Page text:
Daniel Gross discusses the financial crisis, nationalization, and his new book.

Daniel Gross discusses the financial crisis, nationalization, and his new book.

Daniel Gross discusses the financial crisis, nationalization, and his new book.

Real-time discussions with Slate writers.
Feb. 27 2009 1:50 PM

Meltdown Diagnostics

Daniel Gross takes readers' questions about the financial crisis, nationalization, and his new book, Dumb Money.

Slate's "Moneybox" columnist, Daniel Gross, was online Friday, Feb. 27, to discuss his new book, Dumb Money: How Our Greatest Financial Minds Bankrupted the Nation. An unedited transcript of the chat follows.


Daniel Gross: Greetings—and thanks for coming. I'm Dan Gross, "Money Culture" columnist at Newsweek and "Moneybox" columnist for Slate. I've just come out with a new electronic book: Dumb Money: How Our Greatest Financial Minds Bankrupted the Nation (Free Press). For now, it's available only on the Kindle, Sony Readers, on the iPhone, or as an audio book. Readers interested in seeing a PDF of the first chapter and/or learning more about a paper version can send an e-mail to: dumbmoneybook@gmail.com.  

I'm eager to answer your questions.


Los Angeles: If Washington is afraid to nationalize Citibank (and other banks), why don't they act as a clearing house and send us shares of Citibank stock when we submit our taxes to the IRS?

Daniel Gross: Hi LA—that's an interesting thought, and not entirely without precedent. In Russia and in former Soviet bloc countries, when they privatized government-owned companies, they sent vouchers, basically books of coupons that were shares in the companies, which people could then trade. Before we get around to privatizing Citi, we'd have first to nationalize. And so far, we're basically getting half measures. The news today, in which the gov't is converting shares of preferred stock into common stock, will bring the government's holding (i.e. yours and mine) up to 36 percent.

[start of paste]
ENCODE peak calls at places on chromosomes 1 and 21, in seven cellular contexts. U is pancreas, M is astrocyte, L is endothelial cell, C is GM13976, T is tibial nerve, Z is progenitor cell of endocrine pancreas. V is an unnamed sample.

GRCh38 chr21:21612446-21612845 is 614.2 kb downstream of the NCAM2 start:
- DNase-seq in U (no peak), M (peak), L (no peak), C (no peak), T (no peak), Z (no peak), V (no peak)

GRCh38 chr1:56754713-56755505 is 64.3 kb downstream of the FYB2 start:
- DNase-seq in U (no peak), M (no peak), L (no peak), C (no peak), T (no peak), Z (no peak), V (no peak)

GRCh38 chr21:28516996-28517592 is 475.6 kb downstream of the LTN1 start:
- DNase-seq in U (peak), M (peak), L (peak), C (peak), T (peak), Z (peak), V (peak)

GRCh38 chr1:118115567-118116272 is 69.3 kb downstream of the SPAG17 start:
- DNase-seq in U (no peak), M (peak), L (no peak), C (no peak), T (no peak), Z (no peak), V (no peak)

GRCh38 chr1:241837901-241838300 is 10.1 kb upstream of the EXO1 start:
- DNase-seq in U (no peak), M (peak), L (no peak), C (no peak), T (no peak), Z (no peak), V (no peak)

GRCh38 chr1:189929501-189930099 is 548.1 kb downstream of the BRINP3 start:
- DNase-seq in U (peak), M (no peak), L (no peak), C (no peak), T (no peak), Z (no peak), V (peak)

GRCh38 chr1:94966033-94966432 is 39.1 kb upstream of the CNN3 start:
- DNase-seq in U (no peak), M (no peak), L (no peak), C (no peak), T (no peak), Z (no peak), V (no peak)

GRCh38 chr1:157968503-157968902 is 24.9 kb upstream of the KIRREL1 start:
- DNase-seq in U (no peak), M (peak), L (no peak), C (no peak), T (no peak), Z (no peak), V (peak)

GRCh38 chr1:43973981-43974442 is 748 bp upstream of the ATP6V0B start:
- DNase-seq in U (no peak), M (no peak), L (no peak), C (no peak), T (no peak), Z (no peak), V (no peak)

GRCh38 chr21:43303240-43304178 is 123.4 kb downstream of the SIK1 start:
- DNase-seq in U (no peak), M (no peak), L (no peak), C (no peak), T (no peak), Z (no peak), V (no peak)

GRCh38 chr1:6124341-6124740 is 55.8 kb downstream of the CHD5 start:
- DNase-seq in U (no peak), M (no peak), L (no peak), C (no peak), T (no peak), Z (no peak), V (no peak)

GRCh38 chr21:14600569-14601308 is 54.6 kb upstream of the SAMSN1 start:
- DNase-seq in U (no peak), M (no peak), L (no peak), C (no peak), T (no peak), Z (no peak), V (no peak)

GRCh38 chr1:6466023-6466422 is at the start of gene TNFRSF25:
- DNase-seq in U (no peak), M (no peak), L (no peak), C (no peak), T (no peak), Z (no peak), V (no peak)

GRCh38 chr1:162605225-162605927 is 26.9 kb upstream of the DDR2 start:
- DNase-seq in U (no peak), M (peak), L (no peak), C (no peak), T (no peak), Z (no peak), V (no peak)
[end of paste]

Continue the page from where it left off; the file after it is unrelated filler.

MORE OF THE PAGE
Laurel, Md.: Mr. Gross, you were here a couple of years ago promoting your last book about bubbles being good for the economy, pointing out that past bubbles left us lots of fiber-optic cable and railroad mileage, despite offering their investors overall poor return.

So, can we make the housing bubble into a positive?

In my opinion we can and should—lack of affordable housing was major problem in many metro areas a few years ago; so if we sub-divide those McMansions we can provide housing for lots of people ... if local residents will accept that.

Since local voters and homeowners are the same people, are they going to see the economic morality of moving several families into what had been built as a large home for one?


washingtonpost.com: Slate: "Why Economic Bubbles Are Good"(washingtonpost.com, May 10, 2007)